Luftrausers Review: Fast-Paced Arcade Piloting is Fun, But Thin

Please wait...

This article was written on an older version of FileFront / GameFront

Formatting may be lacking as a result. If this article is un-readable please report it so that we may fix it.

Published by 7 years ago , last updated 2 years ago

Posted on March 18, 2014, Phil Hornshaw Luftrausers Review: Fast-Paced Arcade Piloting is Fun, But Thin

If there’s a key to an effective arcade shooter, it’s having responsive, intuitive mobility at the player’s control.

Vlambeer’s Luftrausers nails this crucial element — flying around the side-scrolling shoot-em-up, dodging incoming fire and cutting down a fleet of enemy craft, the game feels phenomenally quick and fluid.

It’s a very good thing for a game that really doesn’t provide much more to keep players busy than a chance to beat their latest high scores (and those of others). On PC, Luftrausers is a tightly controlled shooter with lots of challenge, but it feels a bit thin for its price tag — this is almost a mobile game you play on your computer.

Platform: PC (Reviewed), Playstation 3, PS Vita, Mac, Linux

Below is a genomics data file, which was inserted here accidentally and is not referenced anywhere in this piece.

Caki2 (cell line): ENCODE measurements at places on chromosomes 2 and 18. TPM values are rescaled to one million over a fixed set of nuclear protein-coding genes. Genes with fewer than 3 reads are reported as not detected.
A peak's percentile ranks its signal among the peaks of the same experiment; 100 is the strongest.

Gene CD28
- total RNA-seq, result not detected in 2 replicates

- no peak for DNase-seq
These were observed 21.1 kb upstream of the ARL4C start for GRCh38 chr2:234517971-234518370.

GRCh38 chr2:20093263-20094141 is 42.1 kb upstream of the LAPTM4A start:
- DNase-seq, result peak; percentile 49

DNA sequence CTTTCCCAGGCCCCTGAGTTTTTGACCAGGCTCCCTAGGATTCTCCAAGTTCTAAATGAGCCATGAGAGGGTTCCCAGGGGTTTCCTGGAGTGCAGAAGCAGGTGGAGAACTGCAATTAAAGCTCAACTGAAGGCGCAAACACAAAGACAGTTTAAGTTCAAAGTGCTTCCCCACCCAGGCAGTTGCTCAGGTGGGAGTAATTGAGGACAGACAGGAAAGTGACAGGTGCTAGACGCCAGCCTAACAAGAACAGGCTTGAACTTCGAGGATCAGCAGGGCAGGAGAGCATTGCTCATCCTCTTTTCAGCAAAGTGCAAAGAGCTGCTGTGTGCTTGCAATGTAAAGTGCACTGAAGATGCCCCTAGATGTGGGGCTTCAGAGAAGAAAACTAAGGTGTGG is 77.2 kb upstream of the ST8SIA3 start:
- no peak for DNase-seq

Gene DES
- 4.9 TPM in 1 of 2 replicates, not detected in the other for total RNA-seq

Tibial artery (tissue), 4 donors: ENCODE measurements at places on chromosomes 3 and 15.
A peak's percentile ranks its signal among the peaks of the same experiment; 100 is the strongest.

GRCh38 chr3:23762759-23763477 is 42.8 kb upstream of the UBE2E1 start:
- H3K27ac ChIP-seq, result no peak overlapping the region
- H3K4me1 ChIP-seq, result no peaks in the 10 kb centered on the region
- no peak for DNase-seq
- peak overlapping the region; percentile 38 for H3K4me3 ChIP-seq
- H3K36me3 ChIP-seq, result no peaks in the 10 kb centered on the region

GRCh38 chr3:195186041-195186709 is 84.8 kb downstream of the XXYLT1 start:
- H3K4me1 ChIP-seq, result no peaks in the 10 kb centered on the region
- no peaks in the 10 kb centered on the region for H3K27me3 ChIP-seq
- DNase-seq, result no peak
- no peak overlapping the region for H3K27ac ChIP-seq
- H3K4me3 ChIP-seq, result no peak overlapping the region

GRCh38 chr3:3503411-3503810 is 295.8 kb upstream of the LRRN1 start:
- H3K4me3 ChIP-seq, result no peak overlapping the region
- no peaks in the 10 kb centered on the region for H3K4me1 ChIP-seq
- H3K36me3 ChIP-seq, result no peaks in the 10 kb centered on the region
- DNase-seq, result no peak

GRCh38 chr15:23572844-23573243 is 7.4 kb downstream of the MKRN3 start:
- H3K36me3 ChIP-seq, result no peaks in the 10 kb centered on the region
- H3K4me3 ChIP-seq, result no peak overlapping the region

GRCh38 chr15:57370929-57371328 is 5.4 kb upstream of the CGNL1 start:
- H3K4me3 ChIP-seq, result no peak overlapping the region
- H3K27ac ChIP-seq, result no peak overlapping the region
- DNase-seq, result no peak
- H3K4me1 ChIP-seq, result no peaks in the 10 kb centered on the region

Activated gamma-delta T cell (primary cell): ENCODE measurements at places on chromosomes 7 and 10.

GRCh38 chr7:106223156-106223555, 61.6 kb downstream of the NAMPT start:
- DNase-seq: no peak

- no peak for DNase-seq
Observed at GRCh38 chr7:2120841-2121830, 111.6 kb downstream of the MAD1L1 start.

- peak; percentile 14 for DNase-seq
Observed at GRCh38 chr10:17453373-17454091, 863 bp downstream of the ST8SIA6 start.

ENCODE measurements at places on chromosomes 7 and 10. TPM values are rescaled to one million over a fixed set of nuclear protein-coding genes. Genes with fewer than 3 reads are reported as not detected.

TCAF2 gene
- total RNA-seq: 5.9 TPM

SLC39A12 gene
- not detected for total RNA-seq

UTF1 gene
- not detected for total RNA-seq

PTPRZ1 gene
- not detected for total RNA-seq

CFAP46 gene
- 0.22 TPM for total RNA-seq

Developer: Vlambeer
Publisher: Devolver Digital
Release Date: March 18, 2014
MSRP: $9.99
Available: Steam,

Luftrausers puts players in the pilot’s seat of a special, submarine-launched “Rauser” aircraft set against a huge armada of fighters, planes, boats, battleships, submarines and even a massive blimp. With each launch, players fly around the 2-D field, blasting enemies and dodging fire. Movement in the game is king, and your plane’s booster jet is activated by the pressing the Up Arrow key — but letting the booster go allows you to stall your plane, which means you can change direction on a dime and blast off again for quick maneuvers.

That movement capability is what makes Luftrausers feel different from your usual shoot-em-up. Instead of banking around under the normal physics of flight, your plane handles more like it might in a vacuum, except that it’s drawn toward the ocean below by gravity.

The control scheme gives players some intuitive tools for blasting enemies who are chasing you, avoiding incoming fire, and losing pursuers. You’ll need that agility, as every session of Luftrausers eventually becomes an overwhelming hail of bullets and vehicles, and keeping alive is as much about quick getaways as well-placed shots.

Luftrausers also smartly balances its emphasis on not shooting as well as shooting. Mobility and agility are its key concepts, but staying alive is a matter of choosing the right times to go on the offensive. As the Rauser takes damage, color leaves the screen, bringing in a tighter and tighter circle around the plane itself to indicate just how bad you’re getting thrashed. Escape from enemy fire and stop firing, and you’ll automatically repair, regenerating health and allowing you to fight on — but you can’t regenerate and fire at the same time.

Comments on this Article

There are no comments yet. Be the first!